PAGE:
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$30 million grant to replace Douglass, Stanton dwellings
(Published September 20, 1999)
By REBECCA CHARRY
A $30 million federal grant to tear down and rebuild two large public housing projects in Congress Heights was hailed by city and federal officials Sept. 10 as an important way to help integrate and welcome poor people into the larger community. But some public housing residents have yet to be convinced.
Paula Brown, president of the residents’ council at the Stanton Dwellings complex, said she is concerned that residents who currently live there won’t be able to afford to move back to the new, higher-priced units that are planned for the site.
"I have mixed feelings," she said. "We’ll have to wait and see."
The "Hope IV" grant from the U.S. Department of Housing and Urban Development will be used to tear down and rebuild about 600 units at Stanton Dwellings and the long-vacant Frederick Douglass Dwellings, both on Alabama Avenue SE. Residents were moved out of Douglass more than a year ago. Most received vouchers, known as Section 8 certificates, used to subsidize rent in private housing.
Although former tenants of Frederick Douglass and Stanton Dwellings will have priority in applying for the new units, many of them are happy in the private housing they now occupy and may not seek to return, said Arthur Jones, spokesman for the D.C. Housing Authority.
The plan is to replace traditional public housing, in which rent is subsidized based on tenants’ income, with mixed-income development. The new complex will include some traditional public housing along with single-family homes for sale at market rates, and other units priced below market rates for purchase by low and middle-income families using low-income tax credits.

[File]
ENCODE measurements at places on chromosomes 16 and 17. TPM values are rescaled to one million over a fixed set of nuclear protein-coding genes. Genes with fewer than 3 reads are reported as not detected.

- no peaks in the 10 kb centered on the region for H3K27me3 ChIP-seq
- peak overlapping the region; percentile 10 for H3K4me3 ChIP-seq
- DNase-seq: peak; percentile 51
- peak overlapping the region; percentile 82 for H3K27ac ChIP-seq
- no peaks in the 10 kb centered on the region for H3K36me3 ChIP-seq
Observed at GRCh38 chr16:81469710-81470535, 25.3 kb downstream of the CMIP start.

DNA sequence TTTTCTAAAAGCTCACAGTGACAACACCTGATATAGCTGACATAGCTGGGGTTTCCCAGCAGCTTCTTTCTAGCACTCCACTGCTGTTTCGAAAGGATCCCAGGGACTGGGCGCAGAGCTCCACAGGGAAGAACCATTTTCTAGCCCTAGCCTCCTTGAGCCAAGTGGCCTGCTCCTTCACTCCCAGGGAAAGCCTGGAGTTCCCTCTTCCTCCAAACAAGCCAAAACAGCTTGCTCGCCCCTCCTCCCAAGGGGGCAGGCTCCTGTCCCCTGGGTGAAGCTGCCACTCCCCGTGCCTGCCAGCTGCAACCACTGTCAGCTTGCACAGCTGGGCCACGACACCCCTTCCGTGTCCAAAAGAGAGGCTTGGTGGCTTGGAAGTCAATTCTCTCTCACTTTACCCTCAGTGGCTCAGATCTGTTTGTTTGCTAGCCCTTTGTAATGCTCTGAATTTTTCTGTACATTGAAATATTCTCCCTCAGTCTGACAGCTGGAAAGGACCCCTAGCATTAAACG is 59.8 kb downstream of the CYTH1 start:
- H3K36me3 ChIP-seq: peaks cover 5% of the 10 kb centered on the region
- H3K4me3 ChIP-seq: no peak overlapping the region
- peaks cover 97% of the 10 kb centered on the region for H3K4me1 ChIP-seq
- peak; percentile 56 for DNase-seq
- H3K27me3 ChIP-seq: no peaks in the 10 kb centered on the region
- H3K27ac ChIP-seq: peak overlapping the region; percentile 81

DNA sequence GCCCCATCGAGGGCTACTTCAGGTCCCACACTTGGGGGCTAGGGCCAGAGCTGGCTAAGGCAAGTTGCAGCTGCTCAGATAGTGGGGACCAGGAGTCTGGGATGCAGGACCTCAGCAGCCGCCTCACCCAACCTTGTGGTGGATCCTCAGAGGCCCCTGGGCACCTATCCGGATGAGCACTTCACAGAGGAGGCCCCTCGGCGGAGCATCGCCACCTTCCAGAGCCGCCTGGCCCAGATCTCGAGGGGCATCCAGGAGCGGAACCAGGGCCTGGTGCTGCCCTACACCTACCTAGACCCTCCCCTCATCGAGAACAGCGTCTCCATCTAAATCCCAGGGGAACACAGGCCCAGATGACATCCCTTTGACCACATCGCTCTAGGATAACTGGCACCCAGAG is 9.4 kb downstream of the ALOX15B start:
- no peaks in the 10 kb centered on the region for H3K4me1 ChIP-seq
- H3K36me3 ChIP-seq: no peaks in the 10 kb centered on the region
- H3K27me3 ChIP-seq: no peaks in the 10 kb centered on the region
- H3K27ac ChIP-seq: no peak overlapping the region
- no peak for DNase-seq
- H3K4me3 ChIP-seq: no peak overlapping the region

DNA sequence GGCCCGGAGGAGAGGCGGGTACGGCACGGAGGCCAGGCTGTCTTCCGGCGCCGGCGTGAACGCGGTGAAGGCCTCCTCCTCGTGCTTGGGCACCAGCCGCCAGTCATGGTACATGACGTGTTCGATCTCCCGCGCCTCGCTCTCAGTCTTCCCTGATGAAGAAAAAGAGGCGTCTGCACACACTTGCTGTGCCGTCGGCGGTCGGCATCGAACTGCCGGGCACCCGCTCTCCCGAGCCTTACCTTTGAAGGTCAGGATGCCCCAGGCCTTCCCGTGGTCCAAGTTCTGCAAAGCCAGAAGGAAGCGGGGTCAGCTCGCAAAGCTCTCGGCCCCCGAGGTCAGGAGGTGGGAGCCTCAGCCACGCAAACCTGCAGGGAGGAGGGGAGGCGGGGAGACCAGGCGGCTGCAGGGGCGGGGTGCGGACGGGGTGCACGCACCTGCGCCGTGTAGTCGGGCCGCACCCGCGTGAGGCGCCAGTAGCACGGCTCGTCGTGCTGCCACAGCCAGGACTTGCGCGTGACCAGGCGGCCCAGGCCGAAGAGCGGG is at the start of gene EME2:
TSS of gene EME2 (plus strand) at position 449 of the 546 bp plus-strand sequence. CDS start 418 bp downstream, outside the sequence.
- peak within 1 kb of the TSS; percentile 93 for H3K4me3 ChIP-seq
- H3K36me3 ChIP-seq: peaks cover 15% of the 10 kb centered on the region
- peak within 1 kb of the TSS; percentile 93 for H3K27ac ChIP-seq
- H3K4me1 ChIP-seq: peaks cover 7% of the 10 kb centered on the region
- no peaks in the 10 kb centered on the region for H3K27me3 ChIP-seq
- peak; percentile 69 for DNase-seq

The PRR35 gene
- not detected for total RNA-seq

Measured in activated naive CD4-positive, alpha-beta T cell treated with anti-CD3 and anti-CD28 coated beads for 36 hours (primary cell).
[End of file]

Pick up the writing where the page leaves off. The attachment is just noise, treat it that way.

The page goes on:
The theory is to scatter, and effectively dilute, the concentration of low-income residents that has marked public housing in many inner cities for the past 30 years, said HUD Secretary Andrew Cuomo, who traveled to the Douglass site for the grant announcement. Those older projects — which "warehoused" poor people, often in high-rise developments — were a failure, Cuomo said.
The application for the grant was submitted by the newly formed Stanton Dwellings Community Development Corp., a nonprofit entity that will manage the new development. Members of the corporation include residents, representatives of the housing authority and private management firms Mid-City Urban Corp. of Silver Spring and Integral Group of Atlanta.
The $30 million will be used as "seed money" to attract an additional $50 million in private investment to finance the project, said Jones, the housing authority’s spokesman.
A similar initiative is underway to rebuild the old Valley Green public housing project in Ward 8 into Wheeler Creek Estates. The Ellen Wilson public housing complex on Capitol Hill was recently redeveloped as a mixed income development using a Hope IV grant as well.
Copyright 1999, The Common Denominator